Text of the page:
Soul Advocacy

Sleep is an optional activity in Oxford. This is a fact I do my best to resist by actually sleeping. But sometimes, even I succumb to the vast and varied pace of this place and stay up until the wee sma’s when the stars blink down in bewilderment at my still-opened eyes. That’s when blog posts I was supposed to publish on Tuesday get published on Thursday. Like this one. Welcome to the belated Tuesday post!

While visiting a friend last year, I was captivated by her five-year-old sprite; a black-eyed lass with banshee curls and the smile of a vastly mischievous angel. I returned one night, just at her bedtime and she jumped into my lap, settled herself squarely and took my face firmly in two hands. “Sarah,” she squeaked, her eyebrows lifted importantly, “thank you for coming back to us.”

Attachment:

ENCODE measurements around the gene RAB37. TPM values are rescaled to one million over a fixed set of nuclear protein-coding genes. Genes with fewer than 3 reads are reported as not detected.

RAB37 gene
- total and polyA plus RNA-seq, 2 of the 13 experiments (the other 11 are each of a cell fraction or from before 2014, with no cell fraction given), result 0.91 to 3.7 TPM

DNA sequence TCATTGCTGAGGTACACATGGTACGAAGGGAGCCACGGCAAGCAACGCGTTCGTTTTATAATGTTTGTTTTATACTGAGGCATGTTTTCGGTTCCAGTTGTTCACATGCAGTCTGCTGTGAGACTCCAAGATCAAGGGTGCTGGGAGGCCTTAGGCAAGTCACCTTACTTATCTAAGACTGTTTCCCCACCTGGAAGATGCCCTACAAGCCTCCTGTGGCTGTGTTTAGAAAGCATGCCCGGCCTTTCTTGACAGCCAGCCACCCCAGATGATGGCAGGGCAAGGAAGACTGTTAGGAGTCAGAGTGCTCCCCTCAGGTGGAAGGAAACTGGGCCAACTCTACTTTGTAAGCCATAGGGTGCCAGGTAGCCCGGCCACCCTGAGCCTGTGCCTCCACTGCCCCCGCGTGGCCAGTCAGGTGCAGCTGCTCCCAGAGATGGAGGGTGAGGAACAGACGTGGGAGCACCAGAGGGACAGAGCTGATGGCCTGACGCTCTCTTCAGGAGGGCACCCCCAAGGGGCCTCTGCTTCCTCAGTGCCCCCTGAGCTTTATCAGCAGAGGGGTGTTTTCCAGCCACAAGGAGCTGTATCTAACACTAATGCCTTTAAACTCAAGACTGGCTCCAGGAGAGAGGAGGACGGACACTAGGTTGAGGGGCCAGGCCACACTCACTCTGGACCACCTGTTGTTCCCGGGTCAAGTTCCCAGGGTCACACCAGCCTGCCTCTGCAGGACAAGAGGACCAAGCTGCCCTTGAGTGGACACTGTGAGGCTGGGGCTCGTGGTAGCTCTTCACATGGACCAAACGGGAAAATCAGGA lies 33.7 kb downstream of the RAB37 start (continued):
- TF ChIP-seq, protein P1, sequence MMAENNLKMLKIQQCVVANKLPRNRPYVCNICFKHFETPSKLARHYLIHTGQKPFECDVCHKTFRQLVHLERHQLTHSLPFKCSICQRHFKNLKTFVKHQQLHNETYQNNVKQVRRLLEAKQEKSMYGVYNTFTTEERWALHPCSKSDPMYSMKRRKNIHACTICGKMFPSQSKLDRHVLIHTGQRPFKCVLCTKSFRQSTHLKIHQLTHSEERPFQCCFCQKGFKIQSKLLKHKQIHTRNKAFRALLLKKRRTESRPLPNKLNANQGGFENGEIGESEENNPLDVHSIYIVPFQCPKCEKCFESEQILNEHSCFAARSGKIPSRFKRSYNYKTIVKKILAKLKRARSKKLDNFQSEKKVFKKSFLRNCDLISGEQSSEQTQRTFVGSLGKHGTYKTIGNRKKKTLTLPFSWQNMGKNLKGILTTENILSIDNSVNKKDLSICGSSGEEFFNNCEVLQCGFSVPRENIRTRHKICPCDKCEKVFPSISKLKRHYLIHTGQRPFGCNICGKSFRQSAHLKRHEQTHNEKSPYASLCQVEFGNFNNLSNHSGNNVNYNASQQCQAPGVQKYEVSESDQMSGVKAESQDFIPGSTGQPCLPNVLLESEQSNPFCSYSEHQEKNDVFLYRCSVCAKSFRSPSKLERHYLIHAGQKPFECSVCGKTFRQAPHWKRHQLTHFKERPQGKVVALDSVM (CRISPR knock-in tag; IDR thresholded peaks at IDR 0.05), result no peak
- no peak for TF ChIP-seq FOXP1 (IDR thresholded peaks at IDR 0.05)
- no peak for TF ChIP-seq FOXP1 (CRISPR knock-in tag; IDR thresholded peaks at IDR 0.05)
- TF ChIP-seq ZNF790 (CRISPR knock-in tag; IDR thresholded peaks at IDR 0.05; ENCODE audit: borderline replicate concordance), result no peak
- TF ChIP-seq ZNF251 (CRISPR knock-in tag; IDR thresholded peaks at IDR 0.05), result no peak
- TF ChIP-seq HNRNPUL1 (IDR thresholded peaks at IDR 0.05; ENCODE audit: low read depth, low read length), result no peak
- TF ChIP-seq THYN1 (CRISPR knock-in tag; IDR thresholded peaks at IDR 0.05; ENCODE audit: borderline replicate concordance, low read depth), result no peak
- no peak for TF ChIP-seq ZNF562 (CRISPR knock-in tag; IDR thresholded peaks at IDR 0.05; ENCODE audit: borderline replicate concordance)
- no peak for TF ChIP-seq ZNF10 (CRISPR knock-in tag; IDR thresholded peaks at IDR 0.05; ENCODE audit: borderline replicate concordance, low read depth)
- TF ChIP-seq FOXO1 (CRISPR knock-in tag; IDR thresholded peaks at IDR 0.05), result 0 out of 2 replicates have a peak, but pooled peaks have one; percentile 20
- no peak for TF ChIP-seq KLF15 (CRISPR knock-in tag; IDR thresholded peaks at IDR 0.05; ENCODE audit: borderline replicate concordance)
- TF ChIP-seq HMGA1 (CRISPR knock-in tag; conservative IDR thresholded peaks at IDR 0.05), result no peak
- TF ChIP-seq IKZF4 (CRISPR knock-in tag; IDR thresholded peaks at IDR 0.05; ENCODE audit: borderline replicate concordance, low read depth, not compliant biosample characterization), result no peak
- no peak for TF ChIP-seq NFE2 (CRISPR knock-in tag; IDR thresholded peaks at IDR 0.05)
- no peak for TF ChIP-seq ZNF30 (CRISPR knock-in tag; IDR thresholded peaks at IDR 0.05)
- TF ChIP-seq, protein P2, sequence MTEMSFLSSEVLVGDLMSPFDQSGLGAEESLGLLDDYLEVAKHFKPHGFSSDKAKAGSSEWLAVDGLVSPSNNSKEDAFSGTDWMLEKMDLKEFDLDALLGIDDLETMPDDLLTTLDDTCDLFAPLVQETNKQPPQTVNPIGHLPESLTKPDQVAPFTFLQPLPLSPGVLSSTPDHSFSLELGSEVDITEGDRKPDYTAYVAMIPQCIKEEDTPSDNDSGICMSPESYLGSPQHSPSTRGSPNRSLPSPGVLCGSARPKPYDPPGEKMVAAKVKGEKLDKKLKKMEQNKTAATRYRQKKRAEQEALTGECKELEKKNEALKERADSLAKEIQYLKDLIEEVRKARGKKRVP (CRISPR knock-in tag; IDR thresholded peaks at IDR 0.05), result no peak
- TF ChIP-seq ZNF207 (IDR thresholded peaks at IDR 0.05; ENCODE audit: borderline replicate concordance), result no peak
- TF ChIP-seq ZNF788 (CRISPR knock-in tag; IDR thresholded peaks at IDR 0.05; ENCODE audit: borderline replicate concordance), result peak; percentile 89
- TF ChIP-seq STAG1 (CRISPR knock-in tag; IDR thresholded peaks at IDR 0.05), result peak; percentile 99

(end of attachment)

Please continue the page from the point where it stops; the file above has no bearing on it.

She is in my mind today, her jolly little face and buoyant words a theme in my head as I think over a book I was reading just before I left for England, that continues to inform my thoughts about Storyformed, and even informs the contemplations that grow from my studies here: Wes Stafford’s Too Small To Ignore: Why the Least of These Matters Most. Stafford was the head of Compassion International, the Christian child-sponsorship organization that works with children in the most poverty-stricken areas of the world. The gist of his book is that children in all societies, rich as well as poor, have become the second-class citizens of the world. Children, he says, are the most vulnerable members of humanity, but also the ones who bear the seeds of its future. They are the last in the global line to receive care, food, protection, nourishment, but it is the hope or despair begun in their littlest years that will shape future societies. The most basic of provisions of food, clothing, and education, can change whole generations. I love this.